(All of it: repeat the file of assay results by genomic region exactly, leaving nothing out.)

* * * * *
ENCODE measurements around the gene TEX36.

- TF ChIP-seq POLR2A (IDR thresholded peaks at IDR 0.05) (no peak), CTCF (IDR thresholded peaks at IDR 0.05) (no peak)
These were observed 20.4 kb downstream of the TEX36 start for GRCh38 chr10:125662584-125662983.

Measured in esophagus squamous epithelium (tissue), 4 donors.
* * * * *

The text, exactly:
ENCODE measurements around the gene TEX36.

- TF ChIP-seq POLR2A (IDR thresholded peaks at IDR 0.05) (no peak), CTCF (IDR thresholded peaks at IDR 0.05) (no peak)
These were observed 20.4 kb downstream of the TEX36 start for GRCh38 chr10:125662584-125662983.

Measured in esophagus squamous epithelium (tissue), 4 donors.